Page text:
Dipping my toes in Silicon Beach

Snapchat Design Academy

Last month I was fortunate enough to spend 11 days in Silicon Beach, the technology & startup hub of Los Angeles. Thanks to my University and Xuntos, I was able to travel with the nonprofit Color in Tech on their Immersion Program. Our ten-strong Immersion group visited fantastic companies such as Headspace and Snapchat Design Academy, while also visiting startups and venture capital firms.

Here is a snippet of what I learnt:

{4 things that resonated with me}

  • Be your Authentic Self!
  • Don’t believe your Imposter Syndrome!
  • Take Risks!
  • Expand your circle!

“Always be unapologetic and create your own space!”

— Lauryn (Head of Social Impact at Headspace)

Be your Authentic Self!

Hearing Lauryn Nwankpa’s long and complex journey from nonprofits to social action at Headspace, she made one thing clear to us; be your authentic self and not to settle for anything less.

Honestly, I felt uneasy after hearing the sentence, I started questioning myself immediately. In my short 3 years at a predominantly white university, have I subconsciously adjusted myself to fit in?

Too often I read about PoC in the workspaces being labelled as aggressive when they are simply trying to be heard, hence so many cases of Imposter Syndrome and code-switching etc. Hearing another WoC speaking so passionately on being her authentic self, I felt inspired to make changes within my own life; I will ensure my voice is heard!

I will be taking Lauryn’s invaluable advice with me into my future workspaces; I will create my own space where I will be heard, respected and unapologetic. Just like everyone else I have worked hard and therefore belong to be in that space. At the end of the day I can only me myself, nobody else can be me.

I can not be complacent with discomfort, I must shift the discourse.

The Headspace office.

Don’t believe the Imposter Syndrome!

I heard about Imposter Syndrome early last year and immediately had an epiphany moment — “ohhh so that’s what it’s called”. I have been visited countless times by the syndrome during my life; significantly in uni as I am a WoC studying computer science!

British culture is very different from American culture. While America is built on meritocratic liberalism and saturated with people who are constantly selling themselves and their achievements; British culture takes on the more reserved approach of underselling one’s achievements.

Our first day on the Immersion programme started with a powerful session from our leader Millie Zah. Millie had the difficult task of teaching us to unlearn our humble British ways. I learnt not to downplay my achievements and skills, be confident in myself, how to pitch myself and so much more.

“What do you want to achieve?”

— Millie Zah

This was the most important question I was asked on the trip. What do I want to gain? What do I want to learn? What do I want to showcase about myself? I applied this question throughout every visit and event, as I gained knowledge or made new contacts my imposter syndrome slowly disappeared. I started believing in my sauce more and more.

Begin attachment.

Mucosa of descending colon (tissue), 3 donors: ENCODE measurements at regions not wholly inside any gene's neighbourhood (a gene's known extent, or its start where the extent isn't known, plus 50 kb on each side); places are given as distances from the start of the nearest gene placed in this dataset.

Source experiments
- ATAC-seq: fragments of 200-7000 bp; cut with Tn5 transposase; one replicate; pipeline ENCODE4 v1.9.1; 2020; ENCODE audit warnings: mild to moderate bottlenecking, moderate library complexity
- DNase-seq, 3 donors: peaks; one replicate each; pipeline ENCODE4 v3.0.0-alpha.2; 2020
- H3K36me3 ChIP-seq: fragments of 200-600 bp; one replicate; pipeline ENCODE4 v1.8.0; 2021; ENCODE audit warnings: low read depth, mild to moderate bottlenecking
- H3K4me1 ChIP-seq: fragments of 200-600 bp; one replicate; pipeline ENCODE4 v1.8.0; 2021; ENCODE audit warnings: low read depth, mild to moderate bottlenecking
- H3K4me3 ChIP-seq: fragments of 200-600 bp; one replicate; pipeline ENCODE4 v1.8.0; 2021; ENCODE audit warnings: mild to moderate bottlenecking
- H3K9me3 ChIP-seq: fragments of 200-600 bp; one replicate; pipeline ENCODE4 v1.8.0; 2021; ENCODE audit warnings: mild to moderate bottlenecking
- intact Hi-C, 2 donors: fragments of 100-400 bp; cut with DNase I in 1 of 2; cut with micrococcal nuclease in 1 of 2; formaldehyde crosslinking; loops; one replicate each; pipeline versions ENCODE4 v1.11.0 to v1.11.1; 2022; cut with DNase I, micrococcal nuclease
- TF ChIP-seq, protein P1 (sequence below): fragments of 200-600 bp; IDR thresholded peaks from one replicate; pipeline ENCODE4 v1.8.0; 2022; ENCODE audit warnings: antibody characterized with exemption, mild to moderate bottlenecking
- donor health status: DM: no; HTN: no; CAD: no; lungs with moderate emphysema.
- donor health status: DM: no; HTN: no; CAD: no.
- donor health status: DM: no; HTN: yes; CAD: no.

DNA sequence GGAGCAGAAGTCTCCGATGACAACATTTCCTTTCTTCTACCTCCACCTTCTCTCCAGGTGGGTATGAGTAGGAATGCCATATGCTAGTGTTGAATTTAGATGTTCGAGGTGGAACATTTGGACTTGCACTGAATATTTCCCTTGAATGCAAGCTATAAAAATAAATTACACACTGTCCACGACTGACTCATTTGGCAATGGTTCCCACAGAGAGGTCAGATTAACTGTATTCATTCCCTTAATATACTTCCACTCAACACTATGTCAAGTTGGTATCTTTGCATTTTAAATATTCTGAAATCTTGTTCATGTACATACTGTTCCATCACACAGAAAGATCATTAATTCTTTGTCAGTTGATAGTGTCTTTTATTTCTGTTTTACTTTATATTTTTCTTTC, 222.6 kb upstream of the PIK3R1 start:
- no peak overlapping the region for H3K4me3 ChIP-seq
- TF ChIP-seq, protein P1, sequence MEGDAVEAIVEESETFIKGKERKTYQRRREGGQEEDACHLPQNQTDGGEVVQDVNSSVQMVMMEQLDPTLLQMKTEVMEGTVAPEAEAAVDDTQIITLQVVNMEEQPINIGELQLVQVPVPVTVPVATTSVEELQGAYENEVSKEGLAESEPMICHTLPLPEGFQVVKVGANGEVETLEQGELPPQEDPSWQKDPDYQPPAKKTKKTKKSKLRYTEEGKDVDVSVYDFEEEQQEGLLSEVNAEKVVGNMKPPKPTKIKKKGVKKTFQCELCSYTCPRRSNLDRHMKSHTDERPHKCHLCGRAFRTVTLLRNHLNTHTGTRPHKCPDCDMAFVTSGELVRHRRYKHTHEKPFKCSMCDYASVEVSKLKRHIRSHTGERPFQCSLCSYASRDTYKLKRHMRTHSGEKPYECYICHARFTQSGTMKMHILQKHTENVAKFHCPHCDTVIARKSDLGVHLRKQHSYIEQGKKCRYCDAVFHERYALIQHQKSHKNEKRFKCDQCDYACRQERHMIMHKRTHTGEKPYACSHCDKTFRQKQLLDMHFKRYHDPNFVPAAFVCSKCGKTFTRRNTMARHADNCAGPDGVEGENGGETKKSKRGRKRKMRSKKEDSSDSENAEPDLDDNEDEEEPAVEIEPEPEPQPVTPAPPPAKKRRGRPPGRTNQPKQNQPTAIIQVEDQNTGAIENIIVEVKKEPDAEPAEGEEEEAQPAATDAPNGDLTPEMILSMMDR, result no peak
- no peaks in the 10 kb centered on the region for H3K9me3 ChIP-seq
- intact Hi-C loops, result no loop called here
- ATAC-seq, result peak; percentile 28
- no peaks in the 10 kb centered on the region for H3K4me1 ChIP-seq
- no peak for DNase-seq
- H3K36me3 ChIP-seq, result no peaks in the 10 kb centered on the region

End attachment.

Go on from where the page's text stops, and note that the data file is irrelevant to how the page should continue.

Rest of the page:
Take Risks!

The American tech scene surprised me — they take risks. As the saying goes, they really do go big or go home; after all, high risk brings in high reward. This got me thinking about a statistic I heard at Women Impact Tech;

“Men apply for a job when they meet only 60% of the qualifications, but women apply only if they meet 100% of them.”

— Tara Sophia Mohr — Harvard Business Review

Why as women, especially in STEM, do we not apply the same risk-taking tactics as America? I have been conditioned to thinking that I cannot fail and God-forbid if I do fail that means I’ve reached the end of the road. This mentality needs to change, failure is not the end — if anything its the start of a new strategy.

Taking risks opens the doors not visible beforehand. As a new grad, I aim to make taking risks second nature to me, as I navigate through the winding road of job applications.

The Broad Museum

Expand your circle!

Networking is important. Building a network will open so many opportunities for you, and even those around you! After all, I was told about this opportunity through Xuntos! If I did not network with the Xuntos founders within my university, I would have missed out on this valuable experience.

Here are the skills I learnt about building a strong network:

  • Invest in yourself!
  • Update your CV, build a strong LinkedIn account, learn new and relevant skills that can boost your CV. Build a strong social media presence, create a blog 🤪, pick up a new hobby, start YouTubing etc. Anything to enhance yourself!
  • Keep in the loop!
  • Read up on everything around your career area, follow the important people (and follow who they follow), watch the videos, go to the events and network at the events! Find companies your love and follow them on LinkedIn, network with people that work there.
  • Build relationships!
  • With all the networks you have, build effective relationships and help out people in your network — but at the same time ask for help. Set up coffee meetings, ask for introductions and find people willing to mentor you. Building effective relationships can be strenuous but it is worth it! Don’t give up!

Special S/O to:

All organisations are filled with thoughtful and talented people who contributed to my development during the trip! I’m so grateful to everyone.

Thank you for reading this long overdue post, until next time ✌🏾

Headspace Pod

--

--

Get the Medium app

A button that says 'Download on the App Store', and if clicked it will lead you to the iOS App store
A button that says 'Get it on, Google Play', and if clicked it will lead you to the Google Play store